Mostyn J said the kind of service provided by amicable was unregulated, raising “policy questions which are outside the remit of this judgment and on which I express no opinion”.

Despite its “clear social benefit”, amicable was “subordinate to the law” and would have to change its business model if it was doing anything unlawful.

Mostyn J said the “first and main concern” raised about amicable, that it was acting for both parties in a conflict of interest, was “agreed by all to be unfounded” and the Queen’s Proctor was “fully satisfied that no conflict of interest arises”.

The judge said amicable had a system of “red flags” which were hoisted when circumstances were revealed which could give rise to a conflict of interest.

“These red flags include any domestic violence including psychological abuse; alcoholism or mental health issues; where one party has already instructed a solicitor; where one party is unprepared to negotiate and where there is a suggestion that assets have not been fully disclosed.

“On such a flag being waved, amicable will decline to accept the case and send the parties to solicitors. In my judgment the existence of these red flags entirely neutralises the risk of any conflict of interest arising.”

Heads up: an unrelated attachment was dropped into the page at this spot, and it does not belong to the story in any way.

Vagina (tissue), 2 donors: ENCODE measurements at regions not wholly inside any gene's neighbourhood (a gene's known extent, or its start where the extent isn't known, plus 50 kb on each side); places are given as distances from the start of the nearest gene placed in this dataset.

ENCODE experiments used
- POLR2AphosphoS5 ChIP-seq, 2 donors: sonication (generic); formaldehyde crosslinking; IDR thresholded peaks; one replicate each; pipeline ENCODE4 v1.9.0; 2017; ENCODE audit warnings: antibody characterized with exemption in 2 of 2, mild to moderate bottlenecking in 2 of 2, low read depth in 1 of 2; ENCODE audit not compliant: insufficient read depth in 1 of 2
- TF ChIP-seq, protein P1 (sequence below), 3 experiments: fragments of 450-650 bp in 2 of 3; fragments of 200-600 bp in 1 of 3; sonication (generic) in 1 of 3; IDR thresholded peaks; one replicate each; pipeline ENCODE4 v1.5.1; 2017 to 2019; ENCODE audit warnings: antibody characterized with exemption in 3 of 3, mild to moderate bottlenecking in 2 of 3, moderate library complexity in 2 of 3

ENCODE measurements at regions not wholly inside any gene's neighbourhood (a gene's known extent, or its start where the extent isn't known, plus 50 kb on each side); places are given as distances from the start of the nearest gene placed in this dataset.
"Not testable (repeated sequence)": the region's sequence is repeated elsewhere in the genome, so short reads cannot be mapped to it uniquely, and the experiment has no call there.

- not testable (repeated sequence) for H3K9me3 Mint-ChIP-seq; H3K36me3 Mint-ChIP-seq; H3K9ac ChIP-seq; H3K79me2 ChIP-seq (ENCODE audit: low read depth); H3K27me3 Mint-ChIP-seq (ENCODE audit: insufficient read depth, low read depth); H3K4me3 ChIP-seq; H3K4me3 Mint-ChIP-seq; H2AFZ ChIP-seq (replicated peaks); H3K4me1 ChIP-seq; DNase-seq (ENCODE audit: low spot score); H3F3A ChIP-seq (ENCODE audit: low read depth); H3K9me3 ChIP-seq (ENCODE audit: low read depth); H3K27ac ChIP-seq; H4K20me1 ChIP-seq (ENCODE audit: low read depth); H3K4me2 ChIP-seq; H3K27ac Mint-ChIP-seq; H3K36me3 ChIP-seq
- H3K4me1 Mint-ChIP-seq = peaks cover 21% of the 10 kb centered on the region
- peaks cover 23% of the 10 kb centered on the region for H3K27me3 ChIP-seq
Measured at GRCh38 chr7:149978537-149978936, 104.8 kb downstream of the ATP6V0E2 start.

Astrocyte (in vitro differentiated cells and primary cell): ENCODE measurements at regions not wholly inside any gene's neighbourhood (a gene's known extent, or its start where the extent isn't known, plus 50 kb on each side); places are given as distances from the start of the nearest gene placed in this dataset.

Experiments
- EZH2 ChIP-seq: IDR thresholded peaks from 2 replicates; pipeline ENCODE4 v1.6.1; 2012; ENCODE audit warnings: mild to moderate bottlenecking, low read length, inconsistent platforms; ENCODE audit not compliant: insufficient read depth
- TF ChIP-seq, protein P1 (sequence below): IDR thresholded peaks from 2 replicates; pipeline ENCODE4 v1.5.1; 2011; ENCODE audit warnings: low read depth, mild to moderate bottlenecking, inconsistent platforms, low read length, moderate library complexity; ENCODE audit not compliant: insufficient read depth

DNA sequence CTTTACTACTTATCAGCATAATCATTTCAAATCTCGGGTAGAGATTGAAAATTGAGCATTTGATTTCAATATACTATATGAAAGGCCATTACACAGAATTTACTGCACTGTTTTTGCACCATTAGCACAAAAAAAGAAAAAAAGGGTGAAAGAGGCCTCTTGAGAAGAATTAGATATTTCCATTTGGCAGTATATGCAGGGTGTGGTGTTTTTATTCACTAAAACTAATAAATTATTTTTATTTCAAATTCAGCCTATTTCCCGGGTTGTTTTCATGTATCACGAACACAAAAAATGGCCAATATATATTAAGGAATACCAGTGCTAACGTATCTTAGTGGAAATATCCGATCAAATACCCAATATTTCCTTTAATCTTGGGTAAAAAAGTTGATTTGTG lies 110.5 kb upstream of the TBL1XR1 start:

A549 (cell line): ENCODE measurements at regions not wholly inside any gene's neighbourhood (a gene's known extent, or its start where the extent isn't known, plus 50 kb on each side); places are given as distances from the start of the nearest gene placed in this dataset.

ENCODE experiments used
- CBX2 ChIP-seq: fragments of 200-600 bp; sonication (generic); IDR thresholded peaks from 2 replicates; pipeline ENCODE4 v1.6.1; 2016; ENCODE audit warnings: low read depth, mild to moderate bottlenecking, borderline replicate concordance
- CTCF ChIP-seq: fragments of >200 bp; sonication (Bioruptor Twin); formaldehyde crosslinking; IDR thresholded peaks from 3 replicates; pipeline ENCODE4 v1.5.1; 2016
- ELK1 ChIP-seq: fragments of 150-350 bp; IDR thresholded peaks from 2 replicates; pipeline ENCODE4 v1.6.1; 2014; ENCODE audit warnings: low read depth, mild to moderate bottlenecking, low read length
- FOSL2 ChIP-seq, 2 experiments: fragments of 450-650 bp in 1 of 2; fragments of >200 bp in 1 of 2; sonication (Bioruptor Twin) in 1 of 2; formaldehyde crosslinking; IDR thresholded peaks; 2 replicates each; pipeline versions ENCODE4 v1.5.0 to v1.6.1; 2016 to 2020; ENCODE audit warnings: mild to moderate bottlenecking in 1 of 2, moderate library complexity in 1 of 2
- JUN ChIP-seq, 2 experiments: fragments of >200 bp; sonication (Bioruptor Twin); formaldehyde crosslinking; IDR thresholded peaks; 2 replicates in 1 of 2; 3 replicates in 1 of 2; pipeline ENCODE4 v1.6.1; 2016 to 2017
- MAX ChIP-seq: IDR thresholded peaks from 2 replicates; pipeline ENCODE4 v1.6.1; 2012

Mostyn J said a declaration should be made that amicable was not “placed in a position of conflict of interest” under its business model.

The judge said the “giving of legal advice per se” by a non-lawyer was not prohibited under paragraph 4 of the schedule 2 of the Legal Services Act, which deals with the conduct of litigation as a reserved legal activity and the performance of “ancillary functions” to it.

Mostyn J said separating parties who accepted advice from a brother or an accountant in drafting documents would not fall foul of paragraph 4.

In the same way “nothing that is done by amicable” transgressed it, and he granted amicable a declaration confirming this, adding that covering letters sent with documents to the court should not be on amicable’s notepaper.

On reserved instrument activities, set out in paragraph 5 of the LSA, Mostyn J said it was “obvious from the use of language that the draftsman is speaking of legal documents which create, settle, transfer or otherwise dispose of a legal or beneficial interest either in realty or personalty”.

He said the only use of “instrument” in the divorce context involved security for payments and property adjustment orders.

The “drafts which amicable have helped come into existence are not within its scope”.

If he was wrong about this, Mostyn J said it was his “clear view” that an unqualified person would not have “prepared a document for use in legal proceedings” unless she or he had been a “major contributor to its drafting” and had “filed the document with the court”.

He said that amicable “files nothing with the court” and all filing was done by customers.

Mostyn J said there should be further declarations that amicable did not violate paragraph 5.

He added: “The declarations made in this case relate only to amicable. Other online divorce facilitators (and there are many) can only rely on them if their business models are virtually indistinguishable from amicable’s.”